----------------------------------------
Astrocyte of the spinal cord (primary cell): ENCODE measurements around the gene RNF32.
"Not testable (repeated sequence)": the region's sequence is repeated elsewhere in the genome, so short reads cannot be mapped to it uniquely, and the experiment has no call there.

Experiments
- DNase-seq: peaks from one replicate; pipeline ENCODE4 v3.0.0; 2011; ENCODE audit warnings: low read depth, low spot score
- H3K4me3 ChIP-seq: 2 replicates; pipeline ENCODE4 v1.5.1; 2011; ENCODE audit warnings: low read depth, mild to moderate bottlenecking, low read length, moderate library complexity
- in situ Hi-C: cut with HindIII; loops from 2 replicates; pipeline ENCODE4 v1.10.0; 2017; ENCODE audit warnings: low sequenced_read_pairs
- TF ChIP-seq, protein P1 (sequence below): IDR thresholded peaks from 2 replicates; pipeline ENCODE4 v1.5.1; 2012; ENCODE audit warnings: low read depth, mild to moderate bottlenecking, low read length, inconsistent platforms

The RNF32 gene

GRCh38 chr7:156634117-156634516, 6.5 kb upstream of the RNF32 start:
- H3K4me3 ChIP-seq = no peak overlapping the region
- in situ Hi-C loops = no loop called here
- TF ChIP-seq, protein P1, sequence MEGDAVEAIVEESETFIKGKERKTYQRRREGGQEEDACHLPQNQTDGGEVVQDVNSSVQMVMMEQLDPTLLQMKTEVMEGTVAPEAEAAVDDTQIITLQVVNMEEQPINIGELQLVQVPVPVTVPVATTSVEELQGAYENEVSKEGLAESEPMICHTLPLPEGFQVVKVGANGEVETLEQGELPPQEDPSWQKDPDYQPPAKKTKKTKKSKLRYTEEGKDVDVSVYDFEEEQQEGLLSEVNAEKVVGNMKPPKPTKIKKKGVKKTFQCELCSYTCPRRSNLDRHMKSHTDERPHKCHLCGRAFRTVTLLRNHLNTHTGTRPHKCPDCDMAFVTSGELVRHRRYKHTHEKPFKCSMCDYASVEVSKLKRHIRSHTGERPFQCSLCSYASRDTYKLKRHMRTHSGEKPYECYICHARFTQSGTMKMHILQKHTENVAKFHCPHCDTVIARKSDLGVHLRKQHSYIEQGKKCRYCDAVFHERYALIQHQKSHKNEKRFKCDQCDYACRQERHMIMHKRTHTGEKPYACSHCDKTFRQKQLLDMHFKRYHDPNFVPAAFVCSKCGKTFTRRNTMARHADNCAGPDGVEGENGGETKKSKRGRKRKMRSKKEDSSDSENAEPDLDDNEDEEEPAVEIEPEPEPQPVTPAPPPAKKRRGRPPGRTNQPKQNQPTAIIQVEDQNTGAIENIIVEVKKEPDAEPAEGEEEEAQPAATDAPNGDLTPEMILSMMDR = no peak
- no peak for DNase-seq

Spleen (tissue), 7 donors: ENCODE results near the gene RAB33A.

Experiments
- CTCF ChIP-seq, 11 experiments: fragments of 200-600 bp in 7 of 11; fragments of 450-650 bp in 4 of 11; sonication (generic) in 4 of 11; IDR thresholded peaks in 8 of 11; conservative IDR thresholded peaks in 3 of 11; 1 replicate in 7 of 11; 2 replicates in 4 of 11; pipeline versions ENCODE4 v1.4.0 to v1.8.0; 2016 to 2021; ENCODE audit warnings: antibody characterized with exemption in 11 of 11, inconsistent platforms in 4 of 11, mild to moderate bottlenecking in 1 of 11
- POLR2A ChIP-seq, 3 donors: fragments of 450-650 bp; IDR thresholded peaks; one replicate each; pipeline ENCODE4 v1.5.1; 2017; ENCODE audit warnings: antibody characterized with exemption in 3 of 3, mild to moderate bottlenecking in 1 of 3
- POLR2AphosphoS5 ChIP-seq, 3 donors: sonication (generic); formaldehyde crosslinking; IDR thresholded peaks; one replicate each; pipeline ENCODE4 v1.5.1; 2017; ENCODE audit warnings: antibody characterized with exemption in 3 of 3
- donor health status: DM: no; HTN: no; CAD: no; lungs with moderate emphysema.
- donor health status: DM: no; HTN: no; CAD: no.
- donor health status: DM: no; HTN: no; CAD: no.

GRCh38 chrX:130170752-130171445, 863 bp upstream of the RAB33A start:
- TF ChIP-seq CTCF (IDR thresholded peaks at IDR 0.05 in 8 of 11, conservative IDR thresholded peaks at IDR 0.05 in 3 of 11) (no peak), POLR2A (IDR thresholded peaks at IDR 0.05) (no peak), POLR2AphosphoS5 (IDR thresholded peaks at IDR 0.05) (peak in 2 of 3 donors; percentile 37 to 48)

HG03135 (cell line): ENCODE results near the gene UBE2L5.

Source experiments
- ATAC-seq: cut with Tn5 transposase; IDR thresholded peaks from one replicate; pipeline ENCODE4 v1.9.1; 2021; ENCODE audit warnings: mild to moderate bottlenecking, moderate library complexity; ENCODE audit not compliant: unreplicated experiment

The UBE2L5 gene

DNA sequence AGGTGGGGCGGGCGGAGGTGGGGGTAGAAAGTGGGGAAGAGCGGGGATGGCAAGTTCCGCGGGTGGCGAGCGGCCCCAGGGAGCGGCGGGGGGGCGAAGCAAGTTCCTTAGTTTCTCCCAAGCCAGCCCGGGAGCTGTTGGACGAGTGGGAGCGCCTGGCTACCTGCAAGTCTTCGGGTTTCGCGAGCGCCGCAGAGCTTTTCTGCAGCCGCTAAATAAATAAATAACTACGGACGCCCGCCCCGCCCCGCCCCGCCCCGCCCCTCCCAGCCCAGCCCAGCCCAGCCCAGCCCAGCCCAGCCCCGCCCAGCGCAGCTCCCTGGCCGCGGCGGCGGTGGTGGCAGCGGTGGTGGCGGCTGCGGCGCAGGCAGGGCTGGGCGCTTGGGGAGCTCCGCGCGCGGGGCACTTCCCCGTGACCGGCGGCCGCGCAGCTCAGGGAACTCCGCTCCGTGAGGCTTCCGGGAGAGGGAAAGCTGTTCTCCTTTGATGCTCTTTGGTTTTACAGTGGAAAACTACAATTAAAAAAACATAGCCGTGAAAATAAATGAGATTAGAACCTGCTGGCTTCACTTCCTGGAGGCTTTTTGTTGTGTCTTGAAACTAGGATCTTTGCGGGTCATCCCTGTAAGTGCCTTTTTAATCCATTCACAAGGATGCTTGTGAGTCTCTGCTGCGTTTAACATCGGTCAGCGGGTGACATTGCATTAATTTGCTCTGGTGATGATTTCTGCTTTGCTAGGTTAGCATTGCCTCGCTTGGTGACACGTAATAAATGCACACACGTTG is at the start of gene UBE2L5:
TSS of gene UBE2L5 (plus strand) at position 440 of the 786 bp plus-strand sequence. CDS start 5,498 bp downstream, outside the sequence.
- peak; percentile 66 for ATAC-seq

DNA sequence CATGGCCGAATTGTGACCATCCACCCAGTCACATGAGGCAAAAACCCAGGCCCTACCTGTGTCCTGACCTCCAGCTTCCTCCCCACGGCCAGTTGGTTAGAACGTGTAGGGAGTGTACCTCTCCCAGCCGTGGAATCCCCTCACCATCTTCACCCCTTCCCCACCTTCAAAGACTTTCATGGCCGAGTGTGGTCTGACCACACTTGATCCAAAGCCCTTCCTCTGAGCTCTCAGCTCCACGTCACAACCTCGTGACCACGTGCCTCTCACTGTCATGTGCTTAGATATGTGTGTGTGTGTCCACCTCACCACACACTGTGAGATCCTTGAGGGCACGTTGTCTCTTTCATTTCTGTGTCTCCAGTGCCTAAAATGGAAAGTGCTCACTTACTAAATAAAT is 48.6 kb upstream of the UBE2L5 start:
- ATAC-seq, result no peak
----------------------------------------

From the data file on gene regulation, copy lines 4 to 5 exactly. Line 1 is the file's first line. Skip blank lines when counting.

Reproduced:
- DNase-seq: peaks from one replicate; pipeline ENCODE4 v3.0.0; 2011; ENCODE audit warnings: low read depth, low spot score
- H3K4me3 ChIP-seq: 2 replicates; pipeline ENCODE4 v1.5.1; 2011; ENCODE audit warnings: low read depth, mild to moderate bottlenecking, low read length, moderate library complexity